Many leaders treat Employee Health & Wellness and Diversity, Equity & Inclusion (DEI) initiatives as two distinct programmes within their organisations, despite the fact that they are inextricably connected. As a feeling of acceptance and belonging is closely tied to good mental health, there should be no doubt in employers’ minds that mental health challenges in the workplace can arise from a lack of focus on DEI. To fully meet the needs of every employee, leaders should synchronise their DEI and wellbeing efforts.
“To fully meet the needs of every employee, leaders should synchronise their DEI and wellbeing efforts.”
“Generational differences in the workplace are a specific type of diversity that go largely ignored.”
Do organisations adequately see the DEI big picture?
Often, when companies focus on improving DEI they focus on attributes such as ethnicity, religion or sexual orientation. Generational differences in the workplace are a specific type of diversity that go largely ignored. Re-evaluating what wellness means to diverse employees that include multiple generations is essential when looking to increase feelings of equity and inclusiveness – as is the case when being sure to include several other underrepresented employee groups, some of which may be unique to an organisation.
What is age diversity in the workplace?
The term “age-diverse workplace” refers to the acceptance of different ages in the workplace. Age diversity is an important part of an inclusive environment, especially because the current workforce now may include members of at least four, maybe even five, generations. These include:
- Baby Boomers (1946-1964)
- Gen X (1965-1979)
- Millennials (1980-1994)
- Gen Z (1994-2012)
Each of these generations has different strengths, expectations, and work styles based on their upbringing, the stage of life they are in, and their professional experiences. For example, Gen X employees may be raising children while caring for aging parents. Often described as the sandwich generation, they tend to be hard-working. They also may well be experiencing unrelenting stress.
Here are three focus areas that leaders can pay attention to in order to align wellbeing with DEI strategies when considering the variances in multi-generational employees’ needs.
At different stages of life:
- employees have different daily experiences that affect their health and wellbeing,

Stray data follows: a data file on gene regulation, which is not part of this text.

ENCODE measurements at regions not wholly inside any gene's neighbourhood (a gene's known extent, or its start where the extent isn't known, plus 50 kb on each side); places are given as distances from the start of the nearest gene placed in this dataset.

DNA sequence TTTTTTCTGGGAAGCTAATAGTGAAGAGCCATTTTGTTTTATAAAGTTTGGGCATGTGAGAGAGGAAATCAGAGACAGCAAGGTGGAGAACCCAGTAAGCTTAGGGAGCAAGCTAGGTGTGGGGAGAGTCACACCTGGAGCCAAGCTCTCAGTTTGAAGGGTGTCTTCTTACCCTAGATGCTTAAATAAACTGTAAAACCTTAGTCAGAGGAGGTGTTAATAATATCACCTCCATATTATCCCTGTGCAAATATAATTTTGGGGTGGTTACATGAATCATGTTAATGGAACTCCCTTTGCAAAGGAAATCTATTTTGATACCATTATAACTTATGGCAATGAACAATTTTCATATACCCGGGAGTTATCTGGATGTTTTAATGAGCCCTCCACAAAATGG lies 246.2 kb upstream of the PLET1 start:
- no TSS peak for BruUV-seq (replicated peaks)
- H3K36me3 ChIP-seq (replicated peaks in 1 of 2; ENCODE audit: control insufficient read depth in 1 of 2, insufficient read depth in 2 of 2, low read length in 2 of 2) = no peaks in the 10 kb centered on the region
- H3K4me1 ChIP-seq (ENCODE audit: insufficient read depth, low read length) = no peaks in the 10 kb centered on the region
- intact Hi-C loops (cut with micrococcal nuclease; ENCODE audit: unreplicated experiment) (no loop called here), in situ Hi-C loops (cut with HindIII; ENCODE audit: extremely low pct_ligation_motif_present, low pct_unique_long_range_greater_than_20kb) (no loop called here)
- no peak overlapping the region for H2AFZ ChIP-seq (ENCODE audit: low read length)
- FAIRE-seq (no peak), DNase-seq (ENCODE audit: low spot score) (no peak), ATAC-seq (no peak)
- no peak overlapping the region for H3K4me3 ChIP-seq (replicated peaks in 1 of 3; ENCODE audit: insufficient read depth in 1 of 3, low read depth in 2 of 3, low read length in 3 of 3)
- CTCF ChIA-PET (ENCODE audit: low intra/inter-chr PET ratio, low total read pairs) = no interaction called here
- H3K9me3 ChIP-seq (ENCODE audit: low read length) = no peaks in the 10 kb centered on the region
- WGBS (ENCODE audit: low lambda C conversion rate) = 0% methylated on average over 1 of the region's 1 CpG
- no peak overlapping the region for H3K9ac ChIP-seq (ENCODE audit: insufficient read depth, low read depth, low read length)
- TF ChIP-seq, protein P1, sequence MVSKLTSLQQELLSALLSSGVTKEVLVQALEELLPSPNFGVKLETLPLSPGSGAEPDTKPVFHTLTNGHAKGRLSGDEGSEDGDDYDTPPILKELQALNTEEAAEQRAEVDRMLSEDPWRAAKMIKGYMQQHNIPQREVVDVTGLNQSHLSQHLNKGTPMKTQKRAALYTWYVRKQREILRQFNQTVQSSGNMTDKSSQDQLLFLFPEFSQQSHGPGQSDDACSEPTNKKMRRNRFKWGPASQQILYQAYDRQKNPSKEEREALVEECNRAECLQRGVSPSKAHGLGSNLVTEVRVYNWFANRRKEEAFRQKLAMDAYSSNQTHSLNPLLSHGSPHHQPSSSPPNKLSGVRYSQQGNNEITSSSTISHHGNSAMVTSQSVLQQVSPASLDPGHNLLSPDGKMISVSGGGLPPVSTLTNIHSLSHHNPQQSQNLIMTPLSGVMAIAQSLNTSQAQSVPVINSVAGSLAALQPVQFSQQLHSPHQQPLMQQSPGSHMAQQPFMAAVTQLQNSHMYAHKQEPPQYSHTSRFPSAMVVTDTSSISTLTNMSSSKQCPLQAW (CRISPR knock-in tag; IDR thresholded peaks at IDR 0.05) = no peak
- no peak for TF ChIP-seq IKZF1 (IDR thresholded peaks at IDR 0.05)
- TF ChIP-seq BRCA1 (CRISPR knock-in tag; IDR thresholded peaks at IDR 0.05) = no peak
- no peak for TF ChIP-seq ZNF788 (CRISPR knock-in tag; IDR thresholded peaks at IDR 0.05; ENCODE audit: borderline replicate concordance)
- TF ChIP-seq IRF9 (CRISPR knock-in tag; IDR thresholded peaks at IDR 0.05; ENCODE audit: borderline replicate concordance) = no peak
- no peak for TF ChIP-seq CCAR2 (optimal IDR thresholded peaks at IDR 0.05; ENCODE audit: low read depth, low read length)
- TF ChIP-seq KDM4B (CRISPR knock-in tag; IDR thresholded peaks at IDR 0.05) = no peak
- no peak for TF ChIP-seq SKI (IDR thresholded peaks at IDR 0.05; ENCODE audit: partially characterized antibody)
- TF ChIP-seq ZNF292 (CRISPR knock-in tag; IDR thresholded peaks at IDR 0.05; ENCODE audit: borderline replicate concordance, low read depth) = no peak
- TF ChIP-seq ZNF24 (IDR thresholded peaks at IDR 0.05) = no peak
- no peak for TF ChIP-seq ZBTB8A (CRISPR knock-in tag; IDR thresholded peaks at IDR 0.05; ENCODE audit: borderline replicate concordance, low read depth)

- employees have different needs of an organisation’s healthcare system,
- employees prefer different modes of access to health and wellbeing resources.
How to see the multi-generational workforce through a DEI lens when building wellbeing programmes
- Understand the needs of all generations of employees
It can be difficult to know which generational differences are present in your workforce as there are by no hard and fast rules – and generational stereotypes are regularly contradicted. Rather than making any assumptions, it is best to hear directly from your employees. Include all employees, from top to bottom, in your conversations and planning as you seek to make changes within your wellbeing initiatives. Feedback is likely to include differences in work-life balance expectations, which company benefits are valued most, and different preferences when it comes to technology and communication.
- Choose variety to suit a range of age-related needs
While certain wellbeing topics apply to all ages and persuasions, different generations may have different interests and concerns based on their stage of life. So, offer a wide variety of wellness topics and programmes. These could include nutrition, physical activity, chronic disease prevention, work-life balance, stress management, and tips for increasing productivity. Be sure, also, to incorporate variety within each individual programme. For example, a nutrition-focused programme can be tailored to include nutritional needs at different stages of life.
“While certain wellbeing topics apply to all ages and persuasions, different generations may have different interests and concerns based on their stage of life.”
- Choose common ground
Just as important as incorporating variety is designing programmes that cover common ground. For example, choosing topics that will attract all generations to participate, rather than ones that may silo them, will contribute to your wellness programme’s inclusive culture. Studies show that diversity is very beneficial in a learning environment, with different perspectives and contributions enabling deeper understanding among all participants.
- Find the triggers for differences in motivation
When it comes to changing health behaviours, there are two main types of motivation. Intrinsic motivation is when someone is motivated by internal factors such as a personal goal. Extrinsic motivation comes from external factors, such as motivation to earn a reward. Generational differences can be present in both types. For example, an older employee may be more intrinsically motivated by creating more leisure time, whereas a younger employee may be working towards running a marathon.
- Cater for differences in learning style
There can sometimes be generational differences in learning style. Some enjoy the convenience of a wellness webinar or an app-based wellness challenge, whereas others might find on-site programmes or in-person interactions more valuable or easier to fit into their day. When planning your wellness programme components, make sure there is an offering to suit all employees. In addition to providing a variety of means to access wellness, it is also important to remove any barriers that could lead to a widening gap between different generations of employees.
- Photo by Thirdman